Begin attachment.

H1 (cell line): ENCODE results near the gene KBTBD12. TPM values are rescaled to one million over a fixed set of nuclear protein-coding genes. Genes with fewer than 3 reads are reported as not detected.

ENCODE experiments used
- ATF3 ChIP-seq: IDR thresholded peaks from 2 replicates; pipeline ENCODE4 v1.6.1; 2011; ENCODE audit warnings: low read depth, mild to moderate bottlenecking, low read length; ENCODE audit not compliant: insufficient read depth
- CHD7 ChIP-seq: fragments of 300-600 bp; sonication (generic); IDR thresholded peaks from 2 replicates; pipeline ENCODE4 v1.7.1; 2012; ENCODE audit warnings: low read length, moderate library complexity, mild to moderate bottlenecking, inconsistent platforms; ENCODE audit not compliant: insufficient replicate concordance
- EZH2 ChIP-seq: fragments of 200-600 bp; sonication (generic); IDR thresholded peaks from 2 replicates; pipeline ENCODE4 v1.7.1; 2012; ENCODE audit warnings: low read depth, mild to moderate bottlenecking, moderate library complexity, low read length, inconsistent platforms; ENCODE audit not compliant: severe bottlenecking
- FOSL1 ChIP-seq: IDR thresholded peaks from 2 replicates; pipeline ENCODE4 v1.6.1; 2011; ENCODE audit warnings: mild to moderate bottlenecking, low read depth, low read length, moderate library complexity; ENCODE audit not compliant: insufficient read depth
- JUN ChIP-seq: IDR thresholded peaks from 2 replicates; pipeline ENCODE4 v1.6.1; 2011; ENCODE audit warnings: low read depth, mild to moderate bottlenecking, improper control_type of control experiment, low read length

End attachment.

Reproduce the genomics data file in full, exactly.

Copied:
H1 (cell line): ENCODE results near the gene KBTBD12. TPM values are rescaled to one million over a fixed set of nuclear protein-coding genes. Genes with fewer than 3 reads are reported as not detected.

ENCODE experiments used
- ATF3 ChIP-seq: IDR thresholded peaks from 2 replicates; pipeline ENCODE4 v1.6.1; 2011; ENCODE audit warnings: low read depth, mild to moderate bottlenecking, low read length; ENCODE audit not compliant: insufficient read depth
- CHD7 ChIP-seq: fragments of 300-600 bp; sonication (generic); IDR thresholded peaks from 2 replicates; pipeline ENCODE4 v1.7.1; 2012; ENCODE audit warnings: low read length, moderate library complexity, mild to moderate bottlenecking, inconsistent platforms; ENCODE audit not compliant: insufficient replicate concordance
- EZH2 ChIP-seq: fragments of 200-600 bp; sonication (generic); IDR thresholded peaks from 2 replicates; pipeline ENCODE4 v1.7.1; 2012; ENCODE audit warnings: low read depth, mild to moderate bottlenecking, moderate library complexity, low read length, inconsistent platforms; ENCODE audit not compliant: severe bottlenecking
- FOSL1 ChIP-seq: IDR thresholded peaks from 2 replicates; pipeline ENCODE4 v1.6.1; 2011; ENCODE audit warnings: mild to moderate bottlenecking, low read depth, low read length, moderate library complexity; ENCODE audit not compliant: insufficient read depth
- JUN ChIP-seq: IDR thresholded peaks from 2 replicates; pipeline ENCODE4 v1.6.1; 2011; ENCODE audit warnings: low read depth, mild to moderate bottlenecking, improper control_type of control experiment, low read length